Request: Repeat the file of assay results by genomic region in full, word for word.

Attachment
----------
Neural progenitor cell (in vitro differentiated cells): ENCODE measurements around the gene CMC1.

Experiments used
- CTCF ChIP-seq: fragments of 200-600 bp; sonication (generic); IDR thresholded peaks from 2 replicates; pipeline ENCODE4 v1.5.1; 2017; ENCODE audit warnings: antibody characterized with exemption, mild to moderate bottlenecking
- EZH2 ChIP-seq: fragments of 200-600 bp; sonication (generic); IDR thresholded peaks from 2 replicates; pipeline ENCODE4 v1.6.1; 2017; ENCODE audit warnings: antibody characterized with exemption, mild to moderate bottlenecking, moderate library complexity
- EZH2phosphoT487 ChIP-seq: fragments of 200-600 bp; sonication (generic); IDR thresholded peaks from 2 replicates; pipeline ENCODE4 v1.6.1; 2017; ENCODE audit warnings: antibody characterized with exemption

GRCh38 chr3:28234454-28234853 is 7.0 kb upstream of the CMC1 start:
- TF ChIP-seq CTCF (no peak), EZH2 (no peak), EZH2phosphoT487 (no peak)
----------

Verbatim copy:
Neural progenitor cell (in vitro differentiated cells): ENCODE measurements around the gene CMC1.

Experiments used
- CTCF ChIP-seq: fragments of 200-600 bp; sonication (generic); IDR thresholded peaks from 2 replicates; pipeline ENCODE4 v1.5.1; 2017; ENCODE audit warnings: antibody characterized with exemption, mild to moderate bottlenecking
- EZH2 ChIP-seq: fragments of 200-600 bp; sonication (generic); IDR thresholded peaks from 2 replicates; pipeline ENCODE4 v1.6.1; 2017; ENCODE audit warnings: antibody characterized with exemption, mild to moderate bottlenecking, moderate library complexity
- EZH2phosphoT487 ChIP-seq: fragments of 200-600 bp; sonication (generic); IDR thresholded peaks from 2 replicates; pipeline ENCODE4 v1.6.1; 2017; ENCODE audit warnings: antibody characterized with exemption

GRCh38 chr3:28234454-28234853 is 7.0 kb upstream of the CMC1 start:
- TF ChIP-seq CTCF (no peak), EZH2 (no peak), EZH2phosphoT487 (no peak)